Let ${\mathcal C}$ be the class of topological spaces which carry a CW-structure (note that I do not want to fix some particular CW-structure).

Is it true that for a covering map $E\stackrel{f}{\to} B$ with $E\in{\mathcal C}$ we have $B\in{\mathcal C}$, too?

It *is* true that the total space of a covering lies in ${\mathcal C}$ if the base space does, but the reverse implication is not clear to me.

**Edit**

As Algori pointed out, the quotient space is not even Hausdorff in general. What about finite regular coverings, i.e. those which come from a free action of a finite group on the total space? Is it true then that the quotient space carries a CW-structure, too?

I'm interested in that because this would imply that given a free group action of a finite group on a "nice" space like a CW-complex, one can always choose a CW-structure with respect to which $G$ just permutes cells. Then the corresponding cellular complex would be a (possibly nice) complex of ${\mathbb Z}G$-modules (for example, if the space was a sphere, then this procedures can be used to construct a periodic ${\mathbb Z}G$-resolution of the trivial module ${\mathbb Z}$, showing that the group has to have periodic invariants like homology and cohomology; in this particular case, however, things behave well as the quotient space ${\mathbb S}^n/G$ is still a compact manifold).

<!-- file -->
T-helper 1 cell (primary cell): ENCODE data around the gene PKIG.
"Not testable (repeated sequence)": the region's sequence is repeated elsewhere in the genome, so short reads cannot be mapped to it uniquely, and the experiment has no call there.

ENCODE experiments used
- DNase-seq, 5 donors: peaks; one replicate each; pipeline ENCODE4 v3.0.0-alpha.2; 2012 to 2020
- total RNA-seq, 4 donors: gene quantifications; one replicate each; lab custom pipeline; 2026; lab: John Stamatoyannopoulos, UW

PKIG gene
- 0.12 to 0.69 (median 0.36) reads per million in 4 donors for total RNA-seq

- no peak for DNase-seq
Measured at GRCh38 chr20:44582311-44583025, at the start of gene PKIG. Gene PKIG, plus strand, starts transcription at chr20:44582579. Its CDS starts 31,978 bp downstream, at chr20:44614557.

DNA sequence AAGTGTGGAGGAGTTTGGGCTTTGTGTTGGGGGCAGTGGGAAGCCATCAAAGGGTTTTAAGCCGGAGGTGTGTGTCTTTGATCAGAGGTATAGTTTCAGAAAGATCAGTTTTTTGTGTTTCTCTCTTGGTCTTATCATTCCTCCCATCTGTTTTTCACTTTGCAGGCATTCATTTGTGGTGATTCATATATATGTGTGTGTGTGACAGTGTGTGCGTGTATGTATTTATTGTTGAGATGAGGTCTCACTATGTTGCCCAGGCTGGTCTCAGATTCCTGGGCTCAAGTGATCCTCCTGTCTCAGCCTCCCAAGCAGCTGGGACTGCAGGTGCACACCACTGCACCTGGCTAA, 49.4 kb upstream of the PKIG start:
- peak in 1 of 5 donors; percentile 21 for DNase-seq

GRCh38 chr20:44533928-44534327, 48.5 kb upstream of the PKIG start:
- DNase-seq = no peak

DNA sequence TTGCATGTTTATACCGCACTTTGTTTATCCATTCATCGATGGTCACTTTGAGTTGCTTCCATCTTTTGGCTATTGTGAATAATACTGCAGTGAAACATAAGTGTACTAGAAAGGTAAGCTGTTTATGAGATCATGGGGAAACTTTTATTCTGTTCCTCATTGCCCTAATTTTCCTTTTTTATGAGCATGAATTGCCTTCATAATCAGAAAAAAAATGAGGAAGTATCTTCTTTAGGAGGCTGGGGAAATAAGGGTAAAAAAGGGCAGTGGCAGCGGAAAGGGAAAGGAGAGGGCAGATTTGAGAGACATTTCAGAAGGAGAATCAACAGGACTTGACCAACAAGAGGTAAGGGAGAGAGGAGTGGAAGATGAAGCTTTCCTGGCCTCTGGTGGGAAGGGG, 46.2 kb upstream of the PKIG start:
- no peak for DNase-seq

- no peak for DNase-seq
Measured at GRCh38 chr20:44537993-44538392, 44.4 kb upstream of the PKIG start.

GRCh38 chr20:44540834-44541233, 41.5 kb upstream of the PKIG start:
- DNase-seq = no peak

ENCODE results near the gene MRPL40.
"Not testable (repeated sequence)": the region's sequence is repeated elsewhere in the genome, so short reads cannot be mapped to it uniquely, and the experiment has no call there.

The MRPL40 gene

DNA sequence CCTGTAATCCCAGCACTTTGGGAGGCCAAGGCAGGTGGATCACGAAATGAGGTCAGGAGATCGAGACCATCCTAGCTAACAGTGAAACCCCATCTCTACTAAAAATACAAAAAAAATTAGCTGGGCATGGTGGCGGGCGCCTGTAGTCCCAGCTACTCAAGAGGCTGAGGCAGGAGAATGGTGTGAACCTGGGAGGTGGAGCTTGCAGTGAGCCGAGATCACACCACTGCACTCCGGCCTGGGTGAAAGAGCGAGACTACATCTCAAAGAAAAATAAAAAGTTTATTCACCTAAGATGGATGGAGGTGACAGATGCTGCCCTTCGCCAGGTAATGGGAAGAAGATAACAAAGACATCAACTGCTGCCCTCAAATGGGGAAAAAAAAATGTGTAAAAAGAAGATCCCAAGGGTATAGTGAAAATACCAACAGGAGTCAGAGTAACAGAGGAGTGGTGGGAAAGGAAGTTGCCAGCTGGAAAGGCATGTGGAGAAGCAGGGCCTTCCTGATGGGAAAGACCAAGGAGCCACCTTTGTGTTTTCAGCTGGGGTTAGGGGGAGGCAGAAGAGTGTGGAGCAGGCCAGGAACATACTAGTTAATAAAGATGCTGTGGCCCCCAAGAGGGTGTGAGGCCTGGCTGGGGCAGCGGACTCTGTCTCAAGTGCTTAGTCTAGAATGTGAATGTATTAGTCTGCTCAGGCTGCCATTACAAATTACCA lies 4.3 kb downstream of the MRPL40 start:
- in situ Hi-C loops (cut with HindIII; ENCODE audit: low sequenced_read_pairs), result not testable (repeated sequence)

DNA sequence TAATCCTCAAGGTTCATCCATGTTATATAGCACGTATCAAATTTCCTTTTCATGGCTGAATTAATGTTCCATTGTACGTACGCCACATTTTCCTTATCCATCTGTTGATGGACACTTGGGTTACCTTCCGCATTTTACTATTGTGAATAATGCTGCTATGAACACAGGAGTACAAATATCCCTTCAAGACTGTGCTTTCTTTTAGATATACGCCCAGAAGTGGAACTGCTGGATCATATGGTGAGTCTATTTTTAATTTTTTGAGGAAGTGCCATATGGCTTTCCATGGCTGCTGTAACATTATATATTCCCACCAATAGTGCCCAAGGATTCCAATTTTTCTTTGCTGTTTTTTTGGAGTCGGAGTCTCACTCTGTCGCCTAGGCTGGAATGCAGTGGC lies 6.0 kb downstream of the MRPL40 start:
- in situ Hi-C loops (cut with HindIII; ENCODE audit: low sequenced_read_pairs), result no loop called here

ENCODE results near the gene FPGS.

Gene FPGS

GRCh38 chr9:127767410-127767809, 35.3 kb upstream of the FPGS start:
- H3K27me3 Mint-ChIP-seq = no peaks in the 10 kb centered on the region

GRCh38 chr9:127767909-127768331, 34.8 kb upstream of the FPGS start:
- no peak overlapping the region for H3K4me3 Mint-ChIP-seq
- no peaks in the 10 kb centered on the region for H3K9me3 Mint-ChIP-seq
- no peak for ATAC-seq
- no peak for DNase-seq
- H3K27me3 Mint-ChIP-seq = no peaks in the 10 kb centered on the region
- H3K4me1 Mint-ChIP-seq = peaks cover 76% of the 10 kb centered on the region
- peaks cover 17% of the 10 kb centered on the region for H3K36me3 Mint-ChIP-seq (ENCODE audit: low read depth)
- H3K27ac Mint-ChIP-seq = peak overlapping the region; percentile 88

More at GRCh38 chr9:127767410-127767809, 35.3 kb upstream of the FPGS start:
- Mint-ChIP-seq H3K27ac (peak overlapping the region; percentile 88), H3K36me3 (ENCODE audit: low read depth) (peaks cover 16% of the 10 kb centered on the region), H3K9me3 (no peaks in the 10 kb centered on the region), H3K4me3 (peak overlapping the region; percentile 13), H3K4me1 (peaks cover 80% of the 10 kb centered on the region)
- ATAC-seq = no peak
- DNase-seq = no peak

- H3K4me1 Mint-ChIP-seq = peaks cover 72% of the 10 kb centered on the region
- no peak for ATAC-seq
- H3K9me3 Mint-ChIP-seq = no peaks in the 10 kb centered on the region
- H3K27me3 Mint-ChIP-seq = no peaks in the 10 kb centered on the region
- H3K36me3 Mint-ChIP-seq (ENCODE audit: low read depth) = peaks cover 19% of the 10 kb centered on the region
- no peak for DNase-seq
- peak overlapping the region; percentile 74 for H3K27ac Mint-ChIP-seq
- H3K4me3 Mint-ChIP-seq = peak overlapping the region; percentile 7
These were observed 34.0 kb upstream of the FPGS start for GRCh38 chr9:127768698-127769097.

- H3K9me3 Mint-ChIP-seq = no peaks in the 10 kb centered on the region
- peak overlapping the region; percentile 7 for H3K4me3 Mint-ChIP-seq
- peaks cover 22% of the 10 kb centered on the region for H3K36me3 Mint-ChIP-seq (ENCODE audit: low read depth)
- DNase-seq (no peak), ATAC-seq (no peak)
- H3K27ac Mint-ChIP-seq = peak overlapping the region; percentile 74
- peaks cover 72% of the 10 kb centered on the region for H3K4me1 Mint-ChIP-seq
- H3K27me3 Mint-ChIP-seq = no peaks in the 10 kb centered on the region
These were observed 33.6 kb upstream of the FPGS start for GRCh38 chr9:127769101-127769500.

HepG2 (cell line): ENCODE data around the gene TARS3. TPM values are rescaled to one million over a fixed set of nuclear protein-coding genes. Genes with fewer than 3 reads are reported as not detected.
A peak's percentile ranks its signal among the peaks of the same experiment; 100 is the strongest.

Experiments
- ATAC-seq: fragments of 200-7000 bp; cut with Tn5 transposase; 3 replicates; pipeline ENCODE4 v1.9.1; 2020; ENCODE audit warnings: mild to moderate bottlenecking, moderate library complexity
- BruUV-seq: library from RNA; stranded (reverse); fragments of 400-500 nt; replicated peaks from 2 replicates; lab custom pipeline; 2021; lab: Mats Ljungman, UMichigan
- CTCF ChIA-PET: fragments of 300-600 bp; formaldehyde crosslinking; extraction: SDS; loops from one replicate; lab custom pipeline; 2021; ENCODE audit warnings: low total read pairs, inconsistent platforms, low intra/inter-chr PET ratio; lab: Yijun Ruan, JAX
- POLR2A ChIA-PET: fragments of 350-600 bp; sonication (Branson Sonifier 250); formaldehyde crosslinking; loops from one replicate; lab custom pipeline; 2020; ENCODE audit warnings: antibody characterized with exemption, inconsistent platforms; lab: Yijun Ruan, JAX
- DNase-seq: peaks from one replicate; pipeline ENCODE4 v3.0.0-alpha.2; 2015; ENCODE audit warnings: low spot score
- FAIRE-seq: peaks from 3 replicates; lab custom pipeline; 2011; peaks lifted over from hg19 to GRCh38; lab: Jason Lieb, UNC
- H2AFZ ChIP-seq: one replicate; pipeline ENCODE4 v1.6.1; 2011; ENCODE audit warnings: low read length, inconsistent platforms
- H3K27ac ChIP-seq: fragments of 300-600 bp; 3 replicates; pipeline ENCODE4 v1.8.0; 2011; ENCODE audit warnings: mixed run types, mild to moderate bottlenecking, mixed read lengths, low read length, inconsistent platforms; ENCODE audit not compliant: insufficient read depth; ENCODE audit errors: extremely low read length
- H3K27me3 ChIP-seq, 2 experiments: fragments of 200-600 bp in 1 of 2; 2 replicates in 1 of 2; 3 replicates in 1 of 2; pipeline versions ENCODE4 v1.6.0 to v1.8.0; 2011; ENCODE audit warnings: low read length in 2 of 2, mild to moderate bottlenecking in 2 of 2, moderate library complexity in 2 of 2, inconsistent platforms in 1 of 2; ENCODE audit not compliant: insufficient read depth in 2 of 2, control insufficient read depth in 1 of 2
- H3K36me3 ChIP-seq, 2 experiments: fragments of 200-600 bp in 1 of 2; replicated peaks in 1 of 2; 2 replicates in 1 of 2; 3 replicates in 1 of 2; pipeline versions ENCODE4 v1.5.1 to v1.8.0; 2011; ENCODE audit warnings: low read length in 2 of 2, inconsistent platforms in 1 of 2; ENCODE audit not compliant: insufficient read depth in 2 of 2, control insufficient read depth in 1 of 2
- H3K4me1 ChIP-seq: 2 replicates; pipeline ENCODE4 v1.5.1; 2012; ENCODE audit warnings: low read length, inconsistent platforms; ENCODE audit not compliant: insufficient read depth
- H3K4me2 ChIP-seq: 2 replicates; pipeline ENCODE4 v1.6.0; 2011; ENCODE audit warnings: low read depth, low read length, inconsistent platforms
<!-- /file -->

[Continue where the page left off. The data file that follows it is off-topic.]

Thank you.